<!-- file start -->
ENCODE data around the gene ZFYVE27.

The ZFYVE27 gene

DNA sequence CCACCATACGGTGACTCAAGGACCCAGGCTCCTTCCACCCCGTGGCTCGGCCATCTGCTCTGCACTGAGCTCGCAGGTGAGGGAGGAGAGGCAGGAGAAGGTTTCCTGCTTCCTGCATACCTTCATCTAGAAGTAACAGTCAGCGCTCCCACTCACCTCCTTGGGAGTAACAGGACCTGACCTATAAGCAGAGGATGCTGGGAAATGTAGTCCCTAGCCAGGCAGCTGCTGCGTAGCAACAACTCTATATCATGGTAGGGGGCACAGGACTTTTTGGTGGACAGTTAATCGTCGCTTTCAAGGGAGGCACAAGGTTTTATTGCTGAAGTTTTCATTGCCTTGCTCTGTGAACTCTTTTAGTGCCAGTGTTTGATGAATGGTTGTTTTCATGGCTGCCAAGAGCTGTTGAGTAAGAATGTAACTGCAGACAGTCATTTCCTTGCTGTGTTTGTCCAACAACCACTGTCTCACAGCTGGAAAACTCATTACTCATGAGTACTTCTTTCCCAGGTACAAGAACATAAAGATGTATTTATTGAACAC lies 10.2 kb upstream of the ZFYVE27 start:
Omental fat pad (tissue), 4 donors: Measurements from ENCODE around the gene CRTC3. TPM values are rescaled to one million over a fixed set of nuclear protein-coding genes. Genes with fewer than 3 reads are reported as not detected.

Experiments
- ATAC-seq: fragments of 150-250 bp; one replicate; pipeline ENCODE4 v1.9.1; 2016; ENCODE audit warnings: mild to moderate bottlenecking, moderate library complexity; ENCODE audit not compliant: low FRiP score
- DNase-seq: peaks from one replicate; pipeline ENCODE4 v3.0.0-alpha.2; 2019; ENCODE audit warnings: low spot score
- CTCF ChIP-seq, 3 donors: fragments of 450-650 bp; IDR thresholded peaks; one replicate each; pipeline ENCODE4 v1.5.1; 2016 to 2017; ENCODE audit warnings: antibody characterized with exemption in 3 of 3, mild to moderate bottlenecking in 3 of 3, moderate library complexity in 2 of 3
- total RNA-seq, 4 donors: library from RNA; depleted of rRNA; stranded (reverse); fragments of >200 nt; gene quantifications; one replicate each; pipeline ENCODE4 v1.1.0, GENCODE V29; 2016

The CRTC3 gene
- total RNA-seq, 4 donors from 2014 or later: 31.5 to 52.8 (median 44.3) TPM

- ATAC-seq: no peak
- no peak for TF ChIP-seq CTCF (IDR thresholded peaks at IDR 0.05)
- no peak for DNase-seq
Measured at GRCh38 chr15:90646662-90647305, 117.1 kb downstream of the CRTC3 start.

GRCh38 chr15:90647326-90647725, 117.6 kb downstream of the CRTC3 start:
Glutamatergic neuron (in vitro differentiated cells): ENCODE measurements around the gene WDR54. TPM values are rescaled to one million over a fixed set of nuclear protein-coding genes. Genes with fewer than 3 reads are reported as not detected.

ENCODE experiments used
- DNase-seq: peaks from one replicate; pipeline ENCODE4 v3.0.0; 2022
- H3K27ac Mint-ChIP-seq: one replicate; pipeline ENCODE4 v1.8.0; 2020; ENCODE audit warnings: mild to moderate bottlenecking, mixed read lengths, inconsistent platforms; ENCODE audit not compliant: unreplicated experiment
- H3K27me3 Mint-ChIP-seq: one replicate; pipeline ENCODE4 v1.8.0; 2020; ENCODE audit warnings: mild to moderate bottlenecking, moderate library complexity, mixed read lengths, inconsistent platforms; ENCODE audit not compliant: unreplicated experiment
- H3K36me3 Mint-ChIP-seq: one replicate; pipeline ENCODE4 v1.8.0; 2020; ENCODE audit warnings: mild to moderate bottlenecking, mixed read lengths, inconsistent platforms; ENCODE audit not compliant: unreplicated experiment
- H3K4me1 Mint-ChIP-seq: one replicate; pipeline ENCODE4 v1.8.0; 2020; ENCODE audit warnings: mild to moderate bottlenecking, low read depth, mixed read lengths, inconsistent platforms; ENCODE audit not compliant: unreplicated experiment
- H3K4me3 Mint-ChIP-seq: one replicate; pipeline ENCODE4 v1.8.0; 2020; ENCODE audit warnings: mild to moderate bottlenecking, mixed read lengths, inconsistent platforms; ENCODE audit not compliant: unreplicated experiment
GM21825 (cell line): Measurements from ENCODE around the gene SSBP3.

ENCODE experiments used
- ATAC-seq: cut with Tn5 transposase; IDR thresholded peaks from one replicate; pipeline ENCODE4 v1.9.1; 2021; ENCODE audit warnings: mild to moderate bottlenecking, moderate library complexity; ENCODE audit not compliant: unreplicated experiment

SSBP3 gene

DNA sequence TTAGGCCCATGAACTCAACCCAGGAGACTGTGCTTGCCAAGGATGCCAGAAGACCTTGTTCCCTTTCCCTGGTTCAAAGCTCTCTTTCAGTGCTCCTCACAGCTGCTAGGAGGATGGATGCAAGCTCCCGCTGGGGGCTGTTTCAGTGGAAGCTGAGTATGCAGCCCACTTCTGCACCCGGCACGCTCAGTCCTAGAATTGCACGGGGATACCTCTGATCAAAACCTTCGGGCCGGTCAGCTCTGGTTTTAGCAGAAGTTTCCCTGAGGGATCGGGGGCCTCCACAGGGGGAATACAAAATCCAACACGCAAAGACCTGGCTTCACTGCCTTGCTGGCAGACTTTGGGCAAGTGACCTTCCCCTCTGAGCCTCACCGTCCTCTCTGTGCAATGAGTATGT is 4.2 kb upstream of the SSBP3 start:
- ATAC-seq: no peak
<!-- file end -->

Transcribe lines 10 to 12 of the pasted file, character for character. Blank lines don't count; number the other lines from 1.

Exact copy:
The CRTC3 gene
- total RNA-seq, 4 donors from 2014 or later: 31.5 to 52.8 (median 44.3) TPM

- ATAC-seq: no peak